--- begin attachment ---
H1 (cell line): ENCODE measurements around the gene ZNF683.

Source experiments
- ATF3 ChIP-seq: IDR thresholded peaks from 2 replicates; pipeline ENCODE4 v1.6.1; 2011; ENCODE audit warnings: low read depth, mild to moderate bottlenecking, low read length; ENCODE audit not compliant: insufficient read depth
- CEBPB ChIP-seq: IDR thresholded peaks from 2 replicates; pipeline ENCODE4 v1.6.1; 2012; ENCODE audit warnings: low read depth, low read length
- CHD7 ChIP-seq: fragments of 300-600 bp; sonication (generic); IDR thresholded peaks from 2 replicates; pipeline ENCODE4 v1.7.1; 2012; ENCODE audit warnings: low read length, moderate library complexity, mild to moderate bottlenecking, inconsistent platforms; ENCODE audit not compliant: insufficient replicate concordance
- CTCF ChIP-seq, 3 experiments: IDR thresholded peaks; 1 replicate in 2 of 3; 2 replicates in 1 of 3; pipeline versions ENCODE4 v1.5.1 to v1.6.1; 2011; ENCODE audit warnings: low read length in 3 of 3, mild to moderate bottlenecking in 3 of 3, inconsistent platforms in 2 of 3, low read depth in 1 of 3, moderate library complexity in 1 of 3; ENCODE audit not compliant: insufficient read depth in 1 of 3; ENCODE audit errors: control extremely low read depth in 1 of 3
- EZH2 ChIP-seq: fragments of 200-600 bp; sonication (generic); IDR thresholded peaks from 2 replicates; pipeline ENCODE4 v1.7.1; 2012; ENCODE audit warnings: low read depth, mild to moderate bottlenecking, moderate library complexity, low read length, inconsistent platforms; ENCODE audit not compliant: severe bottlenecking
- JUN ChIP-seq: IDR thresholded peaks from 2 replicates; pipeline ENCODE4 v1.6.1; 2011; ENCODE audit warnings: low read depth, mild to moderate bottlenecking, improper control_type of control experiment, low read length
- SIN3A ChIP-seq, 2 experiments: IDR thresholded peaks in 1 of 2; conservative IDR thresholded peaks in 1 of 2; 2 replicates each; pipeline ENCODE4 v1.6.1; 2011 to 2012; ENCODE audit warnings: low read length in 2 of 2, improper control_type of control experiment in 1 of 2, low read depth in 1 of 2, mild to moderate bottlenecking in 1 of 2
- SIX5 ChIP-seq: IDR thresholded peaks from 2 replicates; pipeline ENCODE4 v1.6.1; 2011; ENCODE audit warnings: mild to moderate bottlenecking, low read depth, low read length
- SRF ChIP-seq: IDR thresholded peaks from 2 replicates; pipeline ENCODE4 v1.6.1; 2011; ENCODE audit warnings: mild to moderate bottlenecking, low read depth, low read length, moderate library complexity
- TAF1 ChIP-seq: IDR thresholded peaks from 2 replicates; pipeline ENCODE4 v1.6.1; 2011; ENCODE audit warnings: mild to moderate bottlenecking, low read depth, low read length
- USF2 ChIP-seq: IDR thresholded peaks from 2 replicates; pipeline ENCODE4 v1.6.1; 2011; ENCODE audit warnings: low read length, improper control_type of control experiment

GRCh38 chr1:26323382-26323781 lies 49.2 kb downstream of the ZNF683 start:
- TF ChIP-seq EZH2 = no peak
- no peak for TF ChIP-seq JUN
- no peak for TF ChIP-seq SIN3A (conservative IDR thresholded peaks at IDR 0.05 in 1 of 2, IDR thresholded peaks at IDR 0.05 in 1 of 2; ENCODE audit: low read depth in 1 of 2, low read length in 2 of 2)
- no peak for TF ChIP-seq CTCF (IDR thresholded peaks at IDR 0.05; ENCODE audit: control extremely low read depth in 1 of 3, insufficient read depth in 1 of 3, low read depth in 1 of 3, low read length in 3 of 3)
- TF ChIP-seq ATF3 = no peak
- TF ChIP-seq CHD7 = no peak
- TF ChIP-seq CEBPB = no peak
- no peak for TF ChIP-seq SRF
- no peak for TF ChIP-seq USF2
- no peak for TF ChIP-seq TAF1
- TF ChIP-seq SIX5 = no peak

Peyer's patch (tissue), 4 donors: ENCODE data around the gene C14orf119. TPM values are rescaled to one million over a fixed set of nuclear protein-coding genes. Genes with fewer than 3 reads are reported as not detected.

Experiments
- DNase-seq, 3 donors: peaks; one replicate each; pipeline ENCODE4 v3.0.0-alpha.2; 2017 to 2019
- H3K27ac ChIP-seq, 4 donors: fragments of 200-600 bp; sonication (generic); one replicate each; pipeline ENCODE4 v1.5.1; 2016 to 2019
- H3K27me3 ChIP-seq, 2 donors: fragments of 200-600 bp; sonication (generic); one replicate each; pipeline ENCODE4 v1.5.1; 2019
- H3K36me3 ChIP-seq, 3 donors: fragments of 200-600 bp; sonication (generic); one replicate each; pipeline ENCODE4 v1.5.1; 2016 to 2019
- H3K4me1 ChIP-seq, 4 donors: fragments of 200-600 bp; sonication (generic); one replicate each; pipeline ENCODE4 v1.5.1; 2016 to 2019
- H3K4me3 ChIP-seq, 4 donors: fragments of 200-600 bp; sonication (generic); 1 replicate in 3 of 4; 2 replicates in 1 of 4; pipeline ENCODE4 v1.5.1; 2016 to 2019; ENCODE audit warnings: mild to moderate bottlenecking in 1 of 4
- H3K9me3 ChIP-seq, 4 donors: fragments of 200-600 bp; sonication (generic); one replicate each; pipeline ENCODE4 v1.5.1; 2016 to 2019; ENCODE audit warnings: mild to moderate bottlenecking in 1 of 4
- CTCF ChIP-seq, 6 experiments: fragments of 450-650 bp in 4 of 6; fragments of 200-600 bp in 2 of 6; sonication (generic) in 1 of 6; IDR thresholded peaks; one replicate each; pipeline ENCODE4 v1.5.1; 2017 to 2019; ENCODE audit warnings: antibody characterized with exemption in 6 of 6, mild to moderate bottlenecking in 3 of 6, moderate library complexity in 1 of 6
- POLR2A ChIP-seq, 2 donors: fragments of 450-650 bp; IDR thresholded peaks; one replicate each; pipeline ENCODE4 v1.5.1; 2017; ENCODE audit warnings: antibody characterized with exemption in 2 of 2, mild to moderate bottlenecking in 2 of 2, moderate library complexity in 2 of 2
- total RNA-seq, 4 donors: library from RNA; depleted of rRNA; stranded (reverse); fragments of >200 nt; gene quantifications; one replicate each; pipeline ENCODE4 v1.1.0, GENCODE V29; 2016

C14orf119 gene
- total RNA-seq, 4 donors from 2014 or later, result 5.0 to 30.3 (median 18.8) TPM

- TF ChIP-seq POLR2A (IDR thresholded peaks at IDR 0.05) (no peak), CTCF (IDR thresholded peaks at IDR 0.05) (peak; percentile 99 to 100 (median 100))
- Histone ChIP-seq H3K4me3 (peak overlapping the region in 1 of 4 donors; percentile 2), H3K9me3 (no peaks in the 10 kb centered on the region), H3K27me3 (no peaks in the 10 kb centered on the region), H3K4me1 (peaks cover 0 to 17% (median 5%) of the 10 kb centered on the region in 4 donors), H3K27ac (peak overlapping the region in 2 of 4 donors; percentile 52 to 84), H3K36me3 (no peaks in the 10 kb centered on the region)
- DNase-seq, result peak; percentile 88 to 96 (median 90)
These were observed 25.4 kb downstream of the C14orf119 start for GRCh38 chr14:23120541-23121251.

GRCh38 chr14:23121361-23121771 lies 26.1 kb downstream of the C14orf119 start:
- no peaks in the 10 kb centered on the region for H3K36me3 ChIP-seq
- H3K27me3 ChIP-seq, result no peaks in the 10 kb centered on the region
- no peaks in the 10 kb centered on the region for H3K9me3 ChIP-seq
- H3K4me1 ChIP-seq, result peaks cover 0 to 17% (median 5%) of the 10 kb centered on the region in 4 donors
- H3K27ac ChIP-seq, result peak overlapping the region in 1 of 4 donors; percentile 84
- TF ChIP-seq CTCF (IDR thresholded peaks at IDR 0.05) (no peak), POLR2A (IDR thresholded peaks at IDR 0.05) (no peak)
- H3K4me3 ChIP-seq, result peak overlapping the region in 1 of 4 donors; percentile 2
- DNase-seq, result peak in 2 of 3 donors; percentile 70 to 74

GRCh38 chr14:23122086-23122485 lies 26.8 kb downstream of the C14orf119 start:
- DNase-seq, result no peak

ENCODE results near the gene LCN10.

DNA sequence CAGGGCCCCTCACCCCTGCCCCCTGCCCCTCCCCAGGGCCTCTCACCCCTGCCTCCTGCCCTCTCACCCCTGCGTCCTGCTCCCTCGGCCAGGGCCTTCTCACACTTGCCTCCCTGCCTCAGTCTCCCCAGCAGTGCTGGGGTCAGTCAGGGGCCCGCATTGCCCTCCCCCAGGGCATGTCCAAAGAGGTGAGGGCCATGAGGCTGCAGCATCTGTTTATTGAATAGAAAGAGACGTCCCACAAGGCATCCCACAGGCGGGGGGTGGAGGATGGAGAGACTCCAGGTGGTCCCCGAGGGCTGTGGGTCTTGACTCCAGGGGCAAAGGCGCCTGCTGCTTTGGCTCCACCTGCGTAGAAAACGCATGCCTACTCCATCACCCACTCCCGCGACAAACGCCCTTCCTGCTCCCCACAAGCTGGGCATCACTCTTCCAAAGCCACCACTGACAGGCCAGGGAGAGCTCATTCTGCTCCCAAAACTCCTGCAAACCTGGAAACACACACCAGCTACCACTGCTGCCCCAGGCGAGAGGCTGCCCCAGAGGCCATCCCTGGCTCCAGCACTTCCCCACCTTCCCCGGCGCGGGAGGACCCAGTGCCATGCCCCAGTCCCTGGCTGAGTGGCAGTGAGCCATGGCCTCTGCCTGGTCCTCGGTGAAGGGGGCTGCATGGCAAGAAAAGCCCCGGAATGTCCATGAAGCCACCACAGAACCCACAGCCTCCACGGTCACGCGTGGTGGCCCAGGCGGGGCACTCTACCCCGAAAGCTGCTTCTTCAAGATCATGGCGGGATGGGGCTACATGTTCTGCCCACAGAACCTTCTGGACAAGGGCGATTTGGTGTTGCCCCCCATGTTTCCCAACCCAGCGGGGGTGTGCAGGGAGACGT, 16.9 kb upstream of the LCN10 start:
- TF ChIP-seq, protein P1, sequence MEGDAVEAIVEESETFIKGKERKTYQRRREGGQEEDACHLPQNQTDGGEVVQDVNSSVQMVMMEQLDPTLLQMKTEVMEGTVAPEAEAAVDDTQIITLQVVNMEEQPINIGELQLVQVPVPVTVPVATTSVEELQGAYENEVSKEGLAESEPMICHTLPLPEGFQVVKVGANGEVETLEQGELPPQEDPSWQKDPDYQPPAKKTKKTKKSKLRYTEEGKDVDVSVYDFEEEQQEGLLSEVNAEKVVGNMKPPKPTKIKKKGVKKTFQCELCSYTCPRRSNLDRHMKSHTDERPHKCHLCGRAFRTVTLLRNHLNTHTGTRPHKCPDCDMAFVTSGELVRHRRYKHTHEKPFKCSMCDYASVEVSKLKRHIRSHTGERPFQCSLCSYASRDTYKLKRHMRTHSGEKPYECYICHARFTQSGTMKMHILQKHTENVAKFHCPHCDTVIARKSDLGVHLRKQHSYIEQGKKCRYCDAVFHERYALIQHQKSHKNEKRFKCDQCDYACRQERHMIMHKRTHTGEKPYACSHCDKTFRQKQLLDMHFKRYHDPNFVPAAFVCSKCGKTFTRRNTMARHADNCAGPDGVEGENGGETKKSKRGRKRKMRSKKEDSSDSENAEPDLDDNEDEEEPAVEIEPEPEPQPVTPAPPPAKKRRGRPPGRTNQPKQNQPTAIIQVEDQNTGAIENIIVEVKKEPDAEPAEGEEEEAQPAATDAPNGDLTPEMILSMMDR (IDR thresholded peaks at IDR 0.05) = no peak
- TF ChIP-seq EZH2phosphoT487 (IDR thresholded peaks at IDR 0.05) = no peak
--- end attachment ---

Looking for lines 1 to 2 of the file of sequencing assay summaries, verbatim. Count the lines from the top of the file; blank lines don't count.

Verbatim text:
H1 (cell line): ENCODE measurements around the gene ZNF683.

Source experiments